Turkish occupation of northern Syria

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Northern Syrian Security Belt
Flag of Turkish-occupied Northern Syria
Flag of Turkey.svg
Flags of the Syrian opposition and Turkey
Turkish occupation in December 2017
Turkish occupation in December 2017
Capital Jarabulus
Largest city al-Bab
Official languages
Government Provisional Government
• Commander
İsmail Metin Temel
• President
Abdurrahman Mustafa[2]
• Prime Minister
Jawad Abu Hatab
Occupied territory
24 August 2016
• Formation of TFSA
30 May 2017
Currency Syrian pound, Turkish lira, United States dollar

The Turkish occupation of northern Syria[3][4] refers to areas of Syria captured and occupied since August 2016 by the Turkish Armed Forces and Turkish-backed Turkmen and Arab (Turkish-backed Free Syrian Army) forces during the Syrian Civil War. Turkish-occupied Syria consists of a 1,620 square kilometre area which encompasses around 217 settlements, including: al-Bab, Azaz, Dabiq and Jarabulus. This territory had previously been controlled by the Islamic State of Iraq and the Levant, the Syrian opposition, the North Syrian Federation and the Syrian Ba'athist government. Since May 2017, the Turkish-occupied territory is considered one of the Syrian Safe Zones.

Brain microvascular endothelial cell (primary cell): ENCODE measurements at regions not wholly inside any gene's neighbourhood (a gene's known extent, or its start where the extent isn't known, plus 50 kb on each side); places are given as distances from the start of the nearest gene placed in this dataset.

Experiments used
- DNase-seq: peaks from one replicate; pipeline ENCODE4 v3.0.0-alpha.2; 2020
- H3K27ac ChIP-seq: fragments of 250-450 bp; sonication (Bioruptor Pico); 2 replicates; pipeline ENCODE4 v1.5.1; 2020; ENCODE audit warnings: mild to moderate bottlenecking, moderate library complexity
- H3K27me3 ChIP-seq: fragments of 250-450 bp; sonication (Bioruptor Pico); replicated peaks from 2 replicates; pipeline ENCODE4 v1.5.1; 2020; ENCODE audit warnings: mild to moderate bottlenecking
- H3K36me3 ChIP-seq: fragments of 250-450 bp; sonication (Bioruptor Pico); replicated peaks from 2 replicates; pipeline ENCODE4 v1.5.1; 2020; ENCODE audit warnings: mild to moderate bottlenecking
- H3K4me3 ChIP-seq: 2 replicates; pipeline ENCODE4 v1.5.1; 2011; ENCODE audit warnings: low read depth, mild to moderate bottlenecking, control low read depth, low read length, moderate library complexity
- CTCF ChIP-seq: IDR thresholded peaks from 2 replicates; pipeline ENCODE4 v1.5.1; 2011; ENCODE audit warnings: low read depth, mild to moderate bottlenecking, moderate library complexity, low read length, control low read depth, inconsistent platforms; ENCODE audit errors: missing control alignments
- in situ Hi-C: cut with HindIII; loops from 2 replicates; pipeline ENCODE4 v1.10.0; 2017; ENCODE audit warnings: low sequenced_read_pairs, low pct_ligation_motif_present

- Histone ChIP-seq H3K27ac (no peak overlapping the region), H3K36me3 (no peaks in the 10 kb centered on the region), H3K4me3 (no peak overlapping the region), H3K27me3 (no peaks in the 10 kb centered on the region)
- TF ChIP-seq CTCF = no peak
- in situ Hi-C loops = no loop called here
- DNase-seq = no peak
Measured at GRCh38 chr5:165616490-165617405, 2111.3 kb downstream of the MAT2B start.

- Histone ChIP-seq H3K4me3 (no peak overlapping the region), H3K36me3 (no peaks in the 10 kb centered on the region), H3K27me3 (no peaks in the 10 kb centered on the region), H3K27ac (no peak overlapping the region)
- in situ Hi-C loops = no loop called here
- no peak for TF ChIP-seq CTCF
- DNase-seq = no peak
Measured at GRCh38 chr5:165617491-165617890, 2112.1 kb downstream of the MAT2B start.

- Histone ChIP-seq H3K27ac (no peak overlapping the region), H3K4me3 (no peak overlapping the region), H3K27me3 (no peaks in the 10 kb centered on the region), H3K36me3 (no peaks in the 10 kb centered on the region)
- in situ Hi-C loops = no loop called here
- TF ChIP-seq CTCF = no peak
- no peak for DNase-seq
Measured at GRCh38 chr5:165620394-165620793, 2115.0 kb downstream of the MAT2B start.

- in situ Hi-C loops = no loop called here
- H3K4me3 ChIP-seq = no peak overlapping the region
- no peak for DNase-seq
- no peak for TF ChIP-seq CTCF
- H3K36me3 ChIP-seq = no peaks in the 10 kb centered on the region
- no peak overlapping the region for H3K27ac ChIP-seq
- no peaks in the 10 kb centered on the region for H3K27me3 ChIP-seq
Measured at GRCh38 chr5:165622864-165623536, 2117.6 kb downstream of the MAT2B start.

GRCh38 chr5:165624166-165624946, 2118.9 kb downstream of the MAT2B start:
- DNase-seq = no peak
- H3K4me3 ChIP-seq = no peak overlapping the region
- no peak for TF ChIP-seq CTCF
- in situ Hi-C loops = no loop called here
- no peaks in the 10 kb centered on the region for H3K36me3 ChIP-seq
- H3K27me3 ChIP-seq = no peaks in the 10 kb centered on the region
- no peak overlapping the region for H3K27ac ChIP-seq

2013–14 proposals for Safe Zone[edit]

Situation in 2014. Turkey proposed to establish a safe zone in Syria between Kobane (pink) and Afrin (light blue) for several years.

Turkey and Syrian opposition proposed a safe zone that includes some regions of northern Syria in 2013, however United States and the other Western states were not willing to accept these plans.[5][6] After the advancements of ISIL in Iraq, Turkey and United States negotiated 'safe zone', while USA accepted 'ISIL-free zone', US officials were reluctant to accept a no fly zone.[7][8]

European support[edit]

After the attacks of ISIL in Syria, tens of thousands non-Sunnis, Christians and Yazidis fled to Turkey. In the beginning of 2015, refugees began to cross Turkish-Greek border, escaping to European countries in massive numbers. The huge refugee flow resulted in reconsidering the creation of a safe zone for civilians in Syria.[9] In February 2016, Chancellor of Germany Angela Merkel said, "In the current situation it would be helpful if there could be such an area where none of the parties are allowed to launch aerial attacks – that is to say, a kind of no-fly zone".[10]

U.S.-Turkish negotiations[edit]

The safe zone in Syria failed to have been created in early 2016 due to disagreements between the US and Turkish governments, primarily on which actor is to be eliminated first. While Turkey wanted the Syrian government to be overthrown as soon as possible, the US prioritised the war against ISIL as the main objective. The US also feared that the Syrian Air Force will bomb the area, which would make the idea of a safe zone impracticable. The government rejected the safe zone for being a safe haven for both civilians and rebels.[citation needed]

The outline of the safe zone was another reason for the disagreement. According to Turkey, the safe zone must have included a no fly zone, whereas the US rejected any possibility in establishing a no-fly zone, which would bring a conflict with the Syrian government.[11]

As well, Turkey considers the YPG to be a threat, due to its strong ties with the PKK. On the other hand, the US asserted that although they deem the PKK as a terrorist organisation, the YPG is a distinct actor, constituting one of the main allies of the US in its war against ISIL.[12]